Nintendo yesterday launched its Nintendo DS handheld console, as anticipated. But while many of the details had already been revealed, the videogame pioneer did manage to pull a few surprises out of the bag.
First up, the DS will offer a voice recognition capability, allowing Nintendo to forecast a future where in-game avatars are literally told where to go and what to do. Combine that facility with the DS' wireless capability, we wonder if Nintendo has its eye on broader voice applications, in particular Voice over IP (VoIP).
Indeed, Nintendo's discussion of the unit's power management system notes that "if the user receives a message from a friend or user nearby, DS activates itself from Standby mode" (our emphasis). So there's clearly some kind of instant messaging facility built into the device - again, it looks like Nintendo is thinking beyond the console to a more general youth-oriented communications device.
Originally thought to be a Bluetooth device, the DS will actually use Wi-Fi, the better to compete with the Sony PlayStation Portable, which was also unveiled yesterday. Nintendo said the console will be able to link up to 15 others within a 30ft radius.
In addition to 802.11, the DS will use "Nintendo's proprietary communications protocol", which in addition to yielding "low battery consumption" has presumably been optimised for LAN gaming. It also supports the (presumably secure) transfer of game code from one device to another, so that not every handheld user needs to have bought the game on a card. This is a very interesting tactic, which - if developers support it - not only removes a key barrier to players making the most of WLAN gaming, but serves a demo service for the full game.
Enjoyed the multi-player version? Then go out and buy the single-player version - and get access to all the multi-player levels too.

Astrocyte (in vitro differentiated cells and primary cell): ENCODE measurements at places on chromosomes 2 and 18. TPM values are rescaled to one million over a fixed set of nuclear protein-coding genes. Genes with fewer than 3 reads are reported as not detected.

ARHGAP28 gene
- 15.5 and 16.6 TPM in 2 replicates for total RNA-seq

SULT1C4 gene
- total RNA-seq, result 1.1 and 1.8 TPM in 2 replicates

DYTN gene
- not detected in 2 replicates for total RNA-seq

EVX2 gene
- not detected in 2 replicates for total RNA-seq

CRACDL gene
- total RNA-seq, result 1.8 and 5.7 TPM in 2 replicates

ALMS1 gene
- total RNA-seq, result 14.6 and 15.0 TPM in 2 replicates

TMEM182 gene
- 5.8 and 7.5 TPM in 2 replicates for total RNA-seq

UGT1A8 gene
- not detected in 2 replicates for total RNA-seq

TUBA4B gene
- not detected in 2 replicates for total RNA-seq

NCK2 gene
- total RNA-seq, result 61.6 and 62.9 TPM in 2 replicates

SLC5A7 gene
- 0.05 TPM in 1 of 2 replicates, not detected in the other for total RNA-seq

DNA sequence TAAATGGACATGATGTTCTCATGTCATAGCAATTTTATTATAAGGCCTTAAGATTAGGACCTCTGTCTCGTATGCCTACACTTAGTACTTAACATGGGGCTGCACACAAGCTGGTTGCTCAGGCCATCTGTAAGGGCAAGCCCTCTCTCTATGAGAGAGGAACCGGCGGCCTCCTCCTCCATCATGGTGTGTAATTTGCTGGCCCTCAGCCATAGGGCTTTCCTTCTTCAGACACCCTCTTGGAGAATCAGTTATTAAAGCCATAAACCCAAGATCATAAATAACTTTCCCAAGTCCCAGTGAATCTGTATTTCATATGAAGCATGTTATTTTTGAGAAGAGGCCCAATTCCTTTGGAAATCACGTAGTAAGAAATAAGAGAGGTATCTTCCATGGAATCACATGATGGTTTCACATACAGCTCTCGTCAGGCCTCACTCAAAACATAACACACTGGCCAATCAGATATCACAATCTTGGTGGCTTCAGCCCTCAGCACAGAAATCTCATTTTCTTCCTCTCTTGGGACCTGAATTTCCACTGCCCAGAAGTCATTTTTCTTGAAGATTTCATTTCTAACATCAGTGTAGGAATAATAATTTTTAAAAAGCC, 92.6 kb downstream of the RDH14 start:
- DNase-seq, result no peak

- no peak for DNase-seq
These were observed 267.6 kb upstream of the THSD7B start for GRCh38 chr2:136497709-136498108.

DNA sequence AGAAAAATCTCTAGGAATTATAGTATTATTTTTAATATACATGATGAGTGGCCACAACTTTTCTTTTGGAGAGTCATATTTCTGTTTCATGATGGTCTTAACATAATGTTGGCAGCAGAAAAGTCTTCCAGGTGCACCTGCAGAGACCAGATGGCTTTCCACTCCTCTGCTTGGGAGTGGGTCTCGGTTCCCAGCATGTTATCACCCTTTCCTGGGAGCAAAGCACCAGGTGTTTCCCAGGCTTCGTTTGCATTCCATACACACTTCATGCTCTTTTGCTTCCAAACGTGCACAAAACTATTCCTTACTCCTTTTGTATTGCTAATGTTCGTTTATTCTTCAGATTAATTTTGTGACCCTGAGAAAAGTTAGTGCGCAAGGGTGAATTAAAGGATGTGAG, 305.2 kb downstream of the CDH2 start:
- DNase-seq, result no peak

PC game vendors have been doing this kind of thing for year, of course, but it's interesting to see the technique transfer to the console world - doubly so, given the way it also leverages the network for machine-to-machine downloads. GBA users can do this already via a cable, but the DS expands the process considerably.
Wi-Fi will come into play when the user wants to connect to a standard WLAN or the Internet, and Nintendo hinted at support for massively multiplayer games host on the Net.
Nintendo also revisited the DS components that were known before the launch: the twin backlit 3in LCD display panels, the lower one of the two being touch-sensitive. Nintendo noted its "PDA-like capabilities", again perhaps signalling broader roles for the machine than gaming. Both screens can display 3D imagery using Nintendo's latest graphics engine. "Games will run at 60 frames per second, and allow details like fog effects and cel shading," the company said.
The DS supports 16-channel sound, and Nintendo confirmed the use of two ARM-based processors in the device, one an ARM 9 design the other an ARM 7. The handheld is powered by a rechargeable battery.
DS games will ship on a new, compact 1Gb cartridge format, but there's a second slot in the unit to cope with older GameBoy Advance cartridges. Nintendo said it had signed over 100 developers to create titles for the new console.
Which may or may not be branded the DS. Nintendo said: "The system's official name, price and launch line-up will be announced at a later date." ®